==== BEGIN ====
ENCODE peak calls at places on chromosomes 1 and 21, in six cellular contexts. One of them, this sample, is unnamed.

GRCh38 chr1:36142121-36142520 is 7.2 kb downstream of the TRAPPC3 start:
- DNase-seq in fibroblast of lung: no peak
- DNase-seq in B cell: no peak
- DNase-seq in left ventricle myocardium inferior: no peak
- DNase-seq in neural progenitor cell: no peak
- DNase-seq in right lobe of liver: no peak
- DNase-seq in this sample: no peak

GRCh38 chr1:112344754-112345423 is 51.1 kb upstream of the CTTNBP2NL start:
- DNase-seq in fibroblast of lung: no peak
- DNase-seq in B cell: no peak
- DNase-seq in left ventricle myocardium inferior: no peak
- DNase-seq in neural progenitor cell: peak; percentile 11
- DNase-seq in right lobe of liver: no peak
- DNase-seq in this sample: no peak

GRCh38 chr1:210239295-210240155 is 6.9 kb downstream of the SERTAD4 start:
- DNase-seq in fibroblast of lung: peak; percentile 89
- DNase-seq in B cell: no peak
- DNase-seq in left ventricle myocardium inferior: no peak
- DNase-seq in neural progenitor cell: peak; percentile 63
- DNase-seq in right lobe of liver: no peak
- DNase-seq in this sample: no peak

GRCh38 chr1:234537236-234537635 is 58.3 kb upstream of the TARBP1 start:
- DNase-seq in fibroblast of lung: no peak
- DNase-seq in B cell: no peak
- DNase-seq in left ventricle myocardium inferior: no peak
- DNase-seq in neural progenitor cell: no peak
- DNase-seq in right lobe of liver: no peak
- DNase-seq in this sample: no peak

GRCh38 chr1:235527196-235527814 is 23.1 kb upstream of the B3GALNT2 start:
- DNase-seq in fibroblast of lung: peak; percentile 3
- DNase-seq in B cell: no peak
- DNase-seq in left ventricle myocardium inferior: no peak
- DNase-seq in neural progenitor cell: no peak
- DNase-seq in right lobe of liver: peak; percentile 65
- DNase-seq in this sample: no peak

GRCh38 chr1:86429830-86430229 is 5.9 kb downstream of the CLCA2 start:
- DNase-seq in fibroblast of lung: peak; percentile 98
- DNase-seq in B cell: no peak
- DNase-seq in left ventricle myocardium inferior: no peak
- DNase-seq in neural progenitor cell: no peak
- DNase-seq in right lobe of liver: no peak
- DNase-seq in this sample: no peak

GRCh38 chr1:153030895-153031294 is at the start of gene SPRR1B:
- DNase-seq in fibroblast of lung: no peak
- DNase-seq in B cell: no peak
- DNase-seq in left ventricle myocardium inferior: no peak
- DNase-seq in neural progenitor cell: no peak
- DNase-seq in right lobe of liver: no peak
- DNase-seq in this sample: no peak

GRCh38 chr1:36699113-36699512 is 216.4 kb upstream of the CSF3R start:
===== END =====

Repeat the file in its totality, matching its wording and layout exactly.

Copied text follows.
ENCODE peak calls at places on chromosomes 1 and 21, in six cellular contexts. One of them, this sample, is unnamed.

GRCh38 chr1:36142121-36142520 is 7.2 kb downstream of the TRAPPC3 start:
- DNase-seq in fibroblast of lung: no peak
- DNase-seq in B cell: no peak
- DNase-seq in left ventricle myocardium inferior: no peak
- DNase-seq in neural progenitor cell: no peak
- DNase-seq in right lobe of liver: no peak
- DNase-seq in this sample: no peak

GRCh38 chr1:112344754-112345423 is 51.1 kb upstream of the CTTNBP2NL start:
- DNase-seq in fibroblast of lung: no peak
- DNase-seq in B cell: no peak
- DNase-seq in left ventricle myocardium inferior: no peak
- DNase-seq in neural progenitor cell: peak; percentile 11
- DNase-seq in right lobe of liver: no peak
- DNase-seq in this sample: no peak

GRCh38 chr1:210239295-210240155 is 6.9 kb downstream of the SERTAD4 start:
- DNase-seq in fibroblast of lung: peak; percentile 89
- DNase-seq in B cell: no peak
- DNase-seq in left ventricle myocardium inferior: no peak
- DNase-seq in neural progenitor cell: peak; percentile 63
- DNase-seq in right lobe of liver: no peak
- DNase-seq in this sample: no peak

GRCh38 chr1:234537236-234537635 is 58.3 kb upstream of the TARBP1 start:
- DNase-seq in fibroblast of lung: no peak
- DNase-seq in B cell: no peak
- DNase-seq in left ventricle myocardium inferior: no peak
- DNase-seq in neural progenitor cell: no peak
- DNase-seq in right lobe of liver: no peak
- DNase-seq in this sample: no peak

GRCh38 chr1:235527196-235527814 is 23.1 kb upstream of the B3GALNT2 start:
- DNase-seq in fibroblast of lung: peak; percentile 3
- DNase-seq in B cell: no peak
- DNase-seq in left ventricle myocardium inferior: no peak
- DNase-seq in neural progenitor cell: no peak
- DNase-seq in right lobe of liver: peak; percentile 65
- DNase-seq in this sample: no peak

GRCh38 chr1:86429830-86430229 is 5.9 kb downstream of the CLCA2 start:
- DNase-seq in fibroblast of lung: peak; percentile 98
- DNase-seq in B cell: no peak
- DNase-seq in left ventricle myocardium inferior: no peak
- DNase-seq in neural progenitor cell: no peak
- DNase-seq in right lobe of liver: no peak
- DNase-seq in this sample: no peak

GRCh38 chr1:153030895-153031294 is at the start of gene SPRR1B:
- DNase-seq in fibroblast of lung: no peak
- DNase-seq in B cell: no peak
- DNase-seq in left ventricle myocardium inferior: no peak
- DNase-seq in neural progenitor cell: no peak
- DNase-seq in right lobe of liver: no peak
- DNase-seq in this sample: no peak

GRCh38 chr1:36699113-36699512 is 216.4 kb upstream of the CSF3R start: